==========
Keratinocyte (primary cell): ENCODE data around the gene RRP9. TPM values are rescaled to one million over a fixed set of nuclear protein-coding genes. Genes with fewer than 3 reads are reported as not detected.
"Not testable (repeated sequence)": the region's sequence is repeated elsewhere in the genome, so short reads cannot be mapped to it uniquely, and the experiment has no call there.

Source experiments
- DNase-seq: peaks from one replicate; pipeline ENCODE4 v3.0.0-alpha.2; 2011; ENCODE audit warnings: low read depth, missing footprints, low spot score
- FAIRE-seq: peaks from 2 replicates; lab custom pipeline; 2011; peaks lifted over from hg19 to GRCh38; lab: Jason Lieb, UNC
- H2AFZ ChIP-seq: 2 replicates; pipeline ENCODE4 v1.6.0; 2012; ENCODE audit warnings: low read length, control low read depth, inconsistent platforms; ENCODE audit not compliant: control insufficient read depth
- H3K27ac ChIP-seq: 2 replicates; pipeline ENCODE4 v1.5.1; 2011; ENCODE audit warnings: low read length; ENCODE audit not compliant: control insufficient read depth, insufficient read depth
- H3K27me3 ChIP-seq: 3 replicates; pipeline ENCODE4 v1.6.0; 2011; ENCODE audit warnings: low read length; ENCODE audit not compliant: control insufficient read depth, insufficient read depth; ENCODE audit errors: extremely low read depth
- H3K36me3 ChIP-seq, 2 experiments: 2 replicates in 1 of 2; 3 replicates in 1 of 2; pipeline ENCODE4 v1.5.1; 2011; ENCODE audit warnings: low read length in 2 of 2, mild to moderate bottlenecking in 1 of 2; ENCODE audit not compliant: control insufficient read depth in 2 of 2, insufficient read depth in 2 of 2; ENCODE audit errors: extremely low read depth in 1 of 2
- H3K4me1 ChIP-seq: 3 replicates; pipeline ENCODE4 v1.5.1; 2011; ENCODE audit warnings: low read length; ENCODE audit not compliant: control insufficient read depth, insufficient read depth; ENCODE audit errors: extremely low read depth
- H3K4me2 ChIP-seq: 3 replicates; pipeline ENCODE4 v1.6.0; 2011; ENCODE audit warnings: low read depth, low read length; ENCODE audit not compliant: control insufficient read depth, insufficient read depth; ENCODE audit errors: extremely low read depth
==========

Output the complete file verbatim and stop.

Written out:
Keratinocyte (primary cell): ENCODE data around the gene RRP9. TPM values are rescaled to one million over a fixed set of nuclear protein-coding genes. Genes with fewer than 3 reads are reported as not detected.
"Not testable (repeated sequence)": the region's sequence is repeated elsewhere in the genome, so short reads cannot be mapped to it uniquely, and the experiment has no call there.

Source experiments
- DNase-seq: peaks from one replicate; pipeline ENCODE4 v3.0.0-alpha.2; 2011; ENCODE audit warnings: low read depth, missing footprints, low spot score
- FAIRE-seq: peaks from 2 replicates; lab custom pipeline; 2011; peaks lifted over from hg19 to GRCh38; lab: Jason Lieb, UNC
- H2AFZ ChIP-seq: 2 replicates; pipeline ENCODE4 v1.6.0; 2012; ENCODE audit warnings: low read length, control low read depth, inconsistent platforms; ENCODE audit not compliant: control insufficient read depth
- H3K27ac ChIP-seq: 2 replicates; pipeline ENCODE4 v1.5.1; 2011; ENCODE audit warnings: low read length; ENCODE audit not compliant: control insufficient read depth, insufficient read depth
- H3K27me3 ChIP-seq: 3 replicates; pipeline ENCODE4 v1.6.0; 2011; ENCODE audit warnings: low read length; ENCODE audit not compliant: control insufficient read depth, insufficient read depth; ENCODE audit errors: extremely low read depth
- H3K36me3 ChIP-seq, 2 experiments: 2 replicates in 1 of 2; 3 replicates in 1 of 2; pipeline ENCODE4 v1.5.1; 2011; ENCODE audit warnings: low read length in 2 of 2, mild to moderate bottlenecking in 1 of 2; ENCODE audit not compliant: control insufficient read depth in 2 of 2, insufficient read depth in 2 of 2; ENCODE audit errors: extremely low read depth in 1 of 2
- H3K4me1 ChIP-seq: 3 replicates; pipeline ENCODE4 v1.5.1; 2011; ENCODE audit warnings: low read length; ENCODE audit not compliant: control insufficient read depth, insufficient read depth; ENCODE audit errors: extremely low read depth
- H3K4me2 ChIP-seq: 3 replicates; pipeline ENCODE4 v1.6.0; 2011; ENCODE audit warnings: low read depth, low read length; ENCODE audit not compliant: control insufficient read depth, insufficient read depth; ENCODE audit errors: extremely low read depth